They once accidentally shipped us 5 giant boxes of these scratchy things

 

People.  So many people memories.  Like, I remember how my future brother in law Ricky asked for a job there so he could earn enough money to buy a new baseball glove.  Or how about the day we received a box of steaks instead of ground beef and the company told us we could keep them.  Everyone got a steak to take home that day.  Or how about the time we accidentally  received several huge boxes of uniforms, enough to last us years and years.  Anyone who’s ever had to wear a uniform at work knows what a royal pain in the rear it is to have to wash your uniform constantly so when I distributed second and third uniform tops to everyone there, we had a whole heck of a lot of smiling faces that week.

People.  Or how about the differences between day and night crews?  The day crew is efficient and serious.  The day crew cooked the beans, fried the shells, cooked the meat, shredded the cheese and lettuce, hand cut the olives, tomatoes and onions.  The night crew mopped the floors, cleaned the windows and tables, put the food back into the walk-in fridge, cleaned out the registers and made up the daily deposit receipts.  The night crew also had the food fights and late night partying.  Oh and they made the special ‘Burn ‘Em Sauce’.  (link)

 

People.  Theresa.  Hands down, she was my best employee.  She and I together could do the work of four people.  We both knew all the tasks and anticipated each other’s moves.  She was also my favorite to work with.  A fantastic sense of humor, we would die laughing so often.  It’s rare when you find someone with the same sense of humor as yourself, but Teresa was that person.  Beyond work, we had very little in common.  She was a year younger, a Catholic girl who went to the ‘rich Catholic high school’ across town.  Her parents were still married to each other and the house she grew up in was much nicer than mine. So everything about her was different than my background and experiences.  Years later after moving back from Louisiana, I ran into her at the local YMCA on the west side of Hamiltucky where she was watching her child during swim lessons.  We hugged and did some quick catchup and that’s when I learned that Leonard had moved to California and subsequently died of AIDS.  That still saddens me.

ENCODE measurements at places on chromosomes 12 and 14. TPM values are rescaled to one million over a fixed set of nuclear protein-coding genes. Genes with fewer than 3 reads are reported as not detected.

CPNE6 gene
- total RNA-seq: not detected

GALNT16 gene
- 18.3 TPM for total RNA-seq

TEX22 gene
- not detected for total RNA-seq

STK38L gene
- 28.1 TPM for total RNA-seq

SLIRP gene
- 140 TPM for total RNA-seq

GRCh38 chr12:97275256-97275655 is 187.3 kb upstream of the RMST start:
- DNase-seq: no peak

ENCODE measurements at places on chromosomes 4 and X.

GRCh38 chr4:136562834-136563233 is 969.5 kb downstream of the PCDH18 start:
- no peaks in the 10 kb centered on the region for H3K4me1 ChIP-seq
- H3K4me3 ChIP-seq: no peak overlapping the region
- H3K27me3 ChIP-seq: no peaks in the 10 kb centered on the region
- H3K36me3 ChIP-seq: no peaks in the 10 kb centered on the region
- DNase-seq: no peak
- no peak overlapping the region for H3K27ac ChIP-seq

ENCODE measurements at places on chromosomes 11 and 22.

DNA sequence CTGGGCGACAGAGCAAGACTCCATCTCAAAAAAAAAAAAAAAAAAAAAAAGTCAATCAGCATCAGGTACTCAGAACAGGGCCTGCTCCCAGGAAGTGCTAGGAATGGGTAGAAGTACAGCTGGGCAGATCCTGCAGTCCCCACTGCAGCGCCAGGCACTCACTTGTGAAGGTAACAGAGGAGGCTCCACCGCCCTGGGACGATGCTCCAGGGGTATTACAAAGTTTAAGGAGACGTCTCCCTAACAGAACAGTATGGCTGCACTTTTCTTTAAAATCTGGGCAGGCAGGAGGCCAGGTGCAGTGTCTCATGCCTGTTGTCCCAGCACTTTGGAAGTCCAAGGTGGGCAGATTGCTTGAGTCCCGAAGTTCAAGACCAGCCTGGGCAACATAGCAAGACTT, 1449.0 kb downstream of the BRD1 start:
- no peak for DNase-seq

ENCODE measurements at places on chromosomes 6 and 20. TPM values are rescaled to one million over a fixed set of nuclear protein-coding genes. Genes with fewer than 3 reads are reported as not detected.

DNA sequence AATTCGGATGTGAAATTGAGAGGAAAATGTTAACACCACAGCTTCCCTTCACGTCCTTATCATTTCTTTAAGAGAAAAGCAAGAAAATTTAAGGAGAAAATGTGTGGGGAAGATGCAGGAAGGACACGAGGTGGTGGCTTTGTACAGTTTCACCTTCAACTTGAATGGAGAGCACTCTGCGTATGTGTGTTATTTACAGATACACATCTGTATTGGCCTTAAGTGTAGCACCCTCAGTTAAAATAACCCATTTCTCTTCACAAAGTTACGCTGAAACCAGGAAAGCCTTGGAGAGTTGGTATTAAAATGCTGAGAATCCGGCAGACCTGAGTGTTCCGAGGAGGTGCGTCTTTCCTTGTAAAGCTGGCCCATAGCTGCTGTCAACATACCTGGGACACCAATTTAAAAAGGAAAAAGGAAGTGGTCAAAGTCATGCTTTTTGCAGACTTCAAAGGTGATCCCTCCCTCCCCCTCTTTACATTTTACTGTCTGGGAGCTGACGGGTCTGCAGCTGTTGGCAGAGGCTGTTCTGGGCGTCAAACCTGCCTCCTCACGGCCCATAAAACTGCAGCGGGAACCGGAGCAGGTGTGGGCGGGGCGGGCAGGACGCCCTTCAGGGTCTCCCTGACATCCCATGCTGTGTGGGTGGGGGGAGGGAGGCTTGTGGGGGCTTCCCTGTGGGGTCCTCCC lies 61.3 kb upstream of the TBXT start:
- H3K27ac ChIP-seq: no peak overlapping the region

Senior HS pic – RIP

 

If you want to find out ‘what ever happened to’ someone you knew from long ago, simply look for an obituary of their parents.  It took me only 10 minutes to do this online for Theresa to learn that she turned out exactly like I knew she would one day – very smart, successful and following her Catholic roots as she’s the Director of Religious Education at a school.  Good for you Theresa – you look great and I hope you’re very happy!  As several others have, maybe one day you will stumble upon my little blog and it will make you smile.  If so, please reach out with a comment.

So when I began writing this story I didn’t really know where it would go.  I just knew I needed to write this; call it gaining closure.  I did a lot of growing up during those 33 months that began on my 18th birthday.  Taco Bell is where I began my career in management, where I first learned how to treat employees and how to leverage their individuality.  It’s where I once fell in love, once where I gained closure with my first real girlfriend and where I fell back in love one night with my girlfriend, now my wife.  I left Prytania, got married and moved into our first apartment while working at Taco Bell in 1978.

For me and many others, Hamilton was a good place to grow up in and get out of and yeah……despite the need for a Zantac if I eat there, Taco Bell still holds a soft spot in my heart.